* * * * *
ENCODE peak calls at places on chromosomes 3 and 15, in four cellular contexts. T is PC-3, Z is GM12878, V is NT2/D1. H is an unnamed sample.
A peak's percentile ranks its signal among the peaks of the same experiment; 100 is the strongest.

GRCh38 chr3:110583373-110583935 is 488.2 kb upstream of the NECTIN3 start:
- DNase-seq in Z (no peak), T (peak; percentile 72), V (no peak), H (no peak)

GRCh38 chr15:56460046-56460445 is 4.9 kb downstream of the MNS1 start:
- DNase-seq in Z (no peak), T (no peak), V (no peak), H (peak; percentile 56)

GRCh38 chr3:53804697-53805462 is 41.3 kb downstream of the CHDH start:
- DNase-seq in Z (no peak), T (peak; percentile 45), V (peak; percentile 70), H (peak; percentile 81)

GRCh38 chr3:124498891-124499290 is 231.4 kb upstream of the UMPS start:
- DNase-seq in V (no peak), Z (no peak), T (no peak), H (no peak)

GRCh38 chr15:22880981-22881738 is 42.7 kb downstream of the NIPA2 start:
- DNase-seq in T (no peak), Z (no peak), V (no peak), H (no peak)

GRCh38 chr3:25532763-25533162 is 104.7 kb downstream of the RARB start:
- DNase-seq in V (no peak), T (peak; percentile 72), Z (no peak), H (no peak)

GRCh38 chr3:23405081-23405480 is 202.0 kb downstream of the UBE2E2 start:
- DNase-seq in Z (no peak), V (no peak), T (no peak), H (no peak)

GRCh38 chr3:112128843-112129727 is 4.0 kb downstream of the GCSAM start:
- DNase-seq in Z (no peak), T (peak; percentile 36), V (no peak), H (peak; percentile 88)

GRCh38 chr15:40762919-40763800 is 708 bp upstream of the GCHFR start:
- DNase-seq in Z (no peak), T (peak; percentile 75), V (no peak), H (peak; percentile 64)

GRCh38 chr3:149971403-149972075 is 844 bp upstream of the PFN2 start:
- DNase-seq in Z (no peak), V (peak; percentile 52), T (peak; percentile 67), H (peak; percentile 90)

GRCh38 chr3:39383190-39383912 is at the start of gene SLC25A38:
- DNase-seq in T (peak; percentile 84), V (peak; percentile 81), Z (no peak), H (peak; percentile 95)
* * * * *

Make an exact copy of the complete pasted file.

ENCODE peak calls at places on chromosomes 3 and 15, in four cellular contexts. T is PC-3, Z is GM12878, V is NT2/D1. H is an unnamed sample.
A peak's percentile ranks its signal among the peaks of the same experiment; 100 is the strongest.

GRCh38 chr3:110583373-110583935 is 488.2 kb upstream of the NECTIN3 start:
- DNase-seq in Z (no peak), T (peak; percentile 72), V (no peak), H (no peak)

GRCh38 chr15:56460046-56460445 is 4.9 kb downstream of the MNS1 start:
- DNase-seq in Z (no peak), T (no peak), V (no peak), H (peak; percentile 56)

GRCh38 chr3:53804697-53805462 is 41.3 kb downstream of the CHDH start:
- DNase-seq in Z (no peak), T (peak; percentile 45), V (peak; percentile 70), H (peak; percentile 81)

GRCh38 chr3:124498891-124499290 is 231.4 kb upstream of the UMPS start:
- DNase-seq in V (no peak), Z (no peak), T (no peak), H (no peak)

GRCh38 chr15:22880981-22881738 is 42.7 kb downstream of the NIPA2 start:
- DNase-seq in T (no peak), Z (no peak), V (no peak), H (no peak)

GRCh38 chr3:25532763-25533162 is 104.7 kb downstream of the RARB start:
- DNase-seq in V (no peak), T (peak; percentile 72), Z (no peak), H (no peak)

GRCh38 chr3:23405081-23405480 is 202.0 kb downstream of the UBE2E2 start:
- DNase-seq in Z (no peak), V (no peak), T (no peak), H (no peak)

GRCh38 chr3:112128843-112129727 is 4.0 kb downstream of the GCSAM start:
- DNase-seq in Z (no peak), T (peak; percentile 36), V (no peak), H (peak; percentile 88)

GRCh38 chr15:40762919-40763800 is 708 bp upstream of the GCHFR start:
- DNase-seq in Z (no peak), T (peak; percentile 75), V (no peak), H (peak; percentile 64)

GRCh38 chr3:149971403-149972075 is 844 bp upstream of the PFN2 start:
- DNase-seq in Z (no peak), V (peak; percentile 52), T (peak; percentile 67), H (peak; percentile 90)

GRCh38 chr3:39383190-39383912 is at the start of gene SLC25A38:
- DNase-seq in T (peak; percentile 84), V (peak; percentile 81), Z (no peak), H (peak; percentile 95)